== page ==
Category Archives: Film

Upcoming Exhibitions: Stanek Gallery

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Scene of the Crime on Exhibit at Stanek Gallery

 

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PRESS RELEASE_PHILADELPHIA
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A picture entitled, “Scene of the Crime” will be part of a group  exhibit entitled: People, Places & Things at Stanek Gallery, 242 North 3rd Street in Philadelphia. The opening reception is  this coming Friday, May 4th from 6:00pm to 9:00pm.  This picture is part of a series of tableaux vivants created by Tony Ward between the years 1993 to 2000.  This will be the first time the artist exhibits this particular body of work in Philadelphia, where the pictures resulted in his second monograph, Tableaux Vivants, Edition Stemmle. Zurich, Switzerland, fpublished in  2000.  There are very limited editions of these vintage silver prints available and are now being offered for the first time to collectors at Stanek Gallery in Philadelphia.  In 2005,  “The Figure” another picture from the series sold (modern print 42″ x 62″) at an exhibit in  Paris to a collector from London for $18,000 dollars, the highest price paid for a single work by Tony Ward to date.

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http://tonyward.com/early-work/tableaux-vivants-1993-2000/

The Figure

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To learn more about Tony Ward’s tableaux vivants, click here: visit this pagehttp://tonyward.com/early-work/tableaux-vivants-1993-2000/

 

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Diary: Why I bought a 38

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38 Holstered. Photo: Tony Ward, Copyright 2018. Model: Sandy Ward

 

Photography and Text by Tony Ward, Copyright 2018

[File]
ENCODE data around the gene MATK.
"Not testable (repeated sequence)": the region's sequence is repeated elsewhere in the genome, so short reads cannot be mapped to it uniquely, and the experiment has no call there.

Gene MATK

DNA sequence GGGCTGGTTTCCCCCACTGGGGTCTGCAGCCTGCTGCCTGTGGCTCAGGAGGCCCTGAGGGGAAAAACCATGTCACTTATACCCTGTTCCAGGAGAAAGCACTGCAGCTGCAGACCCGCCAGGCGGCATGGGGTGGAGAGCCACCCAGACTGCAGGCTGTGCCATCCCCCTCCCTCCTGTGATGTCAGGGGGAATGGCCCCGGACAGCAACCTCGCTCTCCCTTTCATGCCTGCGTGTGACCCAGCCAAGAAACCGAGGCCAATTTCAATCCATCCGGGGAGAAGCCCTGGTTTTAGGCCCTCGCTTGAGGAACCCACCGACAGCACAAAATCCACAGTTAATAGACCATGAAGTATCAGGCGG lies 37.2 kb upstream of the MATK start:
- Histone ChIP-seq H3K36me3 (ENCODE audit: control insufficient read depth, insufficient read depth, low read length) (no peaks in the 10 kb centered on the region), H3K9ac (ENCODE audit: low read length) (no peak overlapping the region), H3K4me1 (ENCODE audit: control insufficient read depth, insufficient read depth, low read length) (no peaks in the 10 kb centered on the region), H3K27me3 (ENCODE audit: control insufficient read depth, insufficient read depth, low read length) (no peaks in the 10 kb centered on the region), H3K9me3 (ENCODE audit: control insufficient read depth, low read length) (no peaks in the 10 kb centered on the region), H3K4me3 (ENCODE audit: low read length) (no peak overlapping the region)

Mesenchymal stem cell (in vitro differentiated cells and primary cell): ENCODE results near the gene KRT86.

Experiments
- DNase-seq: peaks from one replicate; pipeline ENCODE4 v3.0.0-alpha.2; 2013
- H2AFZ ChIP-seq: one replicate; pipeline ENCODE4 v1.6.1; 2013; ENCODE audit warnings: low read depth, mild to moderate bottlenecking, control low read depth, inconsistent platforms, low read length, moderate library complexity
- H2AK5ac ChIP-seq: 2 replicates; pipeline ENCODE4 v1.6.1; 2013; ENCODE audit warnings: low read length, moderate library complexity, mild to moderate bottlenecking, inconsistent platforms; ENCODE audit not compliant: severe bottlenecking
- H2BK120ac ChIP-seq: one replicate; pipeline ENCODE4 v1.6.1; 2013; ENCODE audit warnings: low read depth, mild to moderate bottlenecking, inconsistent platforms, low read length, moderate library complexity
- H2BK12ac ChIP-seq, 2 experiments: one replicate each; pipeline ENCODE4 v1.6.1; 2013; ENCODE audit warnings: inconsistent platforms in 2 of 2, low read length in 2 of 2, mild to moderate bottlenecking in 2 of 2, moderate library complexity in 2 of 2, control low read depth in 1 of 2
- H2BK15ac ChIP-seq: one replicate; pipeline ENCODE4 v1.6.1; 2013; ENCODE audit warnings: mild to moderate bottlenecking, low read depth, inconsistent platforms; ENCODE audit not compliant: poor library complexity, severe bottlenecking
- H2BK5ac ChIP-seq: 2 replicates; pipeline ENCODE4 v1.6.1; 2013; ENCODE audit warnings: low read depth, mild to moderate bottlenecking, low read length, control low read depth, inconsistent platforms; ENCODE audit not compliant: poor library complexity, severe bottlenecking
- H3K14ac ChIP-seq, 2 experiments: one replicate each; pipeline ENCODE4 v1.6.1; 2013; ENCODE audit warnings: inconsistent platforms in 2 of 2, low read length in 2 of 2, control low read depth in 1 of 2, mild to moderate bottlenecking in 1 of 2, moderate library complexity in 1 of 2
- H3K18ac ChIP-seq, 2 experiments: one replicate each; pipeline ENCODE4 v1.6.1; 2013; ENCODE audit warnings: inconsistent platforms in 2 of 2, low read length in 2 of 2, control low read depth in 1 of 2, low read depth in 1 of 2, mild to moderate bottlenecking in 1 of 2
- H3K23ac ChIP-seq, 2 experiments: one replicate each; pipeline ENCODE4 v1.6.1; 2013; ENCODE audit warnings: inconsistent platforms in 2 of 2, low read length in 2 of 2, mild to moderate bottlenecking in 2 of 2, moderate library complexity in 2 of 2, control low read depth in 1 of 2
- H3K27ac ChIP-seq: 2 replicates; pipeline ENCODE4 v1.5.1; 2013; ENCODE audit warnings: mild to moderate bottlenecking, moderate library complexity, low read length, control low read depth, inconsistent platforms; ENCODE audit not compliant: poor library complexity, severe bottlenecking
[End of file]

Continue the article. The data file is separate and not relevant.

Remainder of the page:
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38 HOLSTERED

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Back in the early 90’s, my wife and I were visiting friends at a party in Vineland, New Jersey, about an hours drive from our studio in center city Philadelphia when my cell phone rang.  It was a neighbor in our building on 6th street informing me that our apartment had been broken into and police were called to investigate.  I was shocked at first never before was I violated in such a personal way. Sandy (my wife at the time) and I immediately drove home speeding up 42 North towards the Walt Whitman Bridge. By the time of our arrival home the building was silent, no police in sight,  just a vague description from a neighbor that they saw a man with a tape player in his hand hastily walking down the fire escape and out the back door of the building.

When I entered the apartment from the garage, the rear door exiting to the fire escape was closed but not locked. There was no clear sign of a break in. Not a scratch on the door or a crowbar left behind. It raised serious questions as to who could have entered the loft without breaking in? A few things were missing; change that I left on the burrow of my bedroom, my fathers antique watch that he gave me when I was in college, the new tape player that I just bought was missing.  All of the wires connecting it to the rest of the stereo equipment was strewn about. My mind started to imagine and search for who the perpetrator could be? Was it one of my employee’s some of whom did have a key?

The next day I drove up to my father’s house in Elkins Park and asked him to go with me to a gun shop that I knew was straight up 611 just before you get to the Willow Grove mall. We parked out in front of the nondescript place, walked in and began pacing up and down the cases looking for the best way to comfort my fear of the break in. Thoughts of Clint Eastwood’s Dirty Harry came to mind.  I also recalled when I used to go out in the back woods with my roommate in college to practice shooting at tin cans with his 44 Magnum until one day he cracked the barrel by overpacking the bullets. The store’s salesman convinced me I didn’t need anything that large. The 38 Rossi was an adequate means of protecting my home in the event of another break in when I was home or worse home with my wife and children. I became a regular at the shooting range and eventually learned how to pack my own hollow point bullets.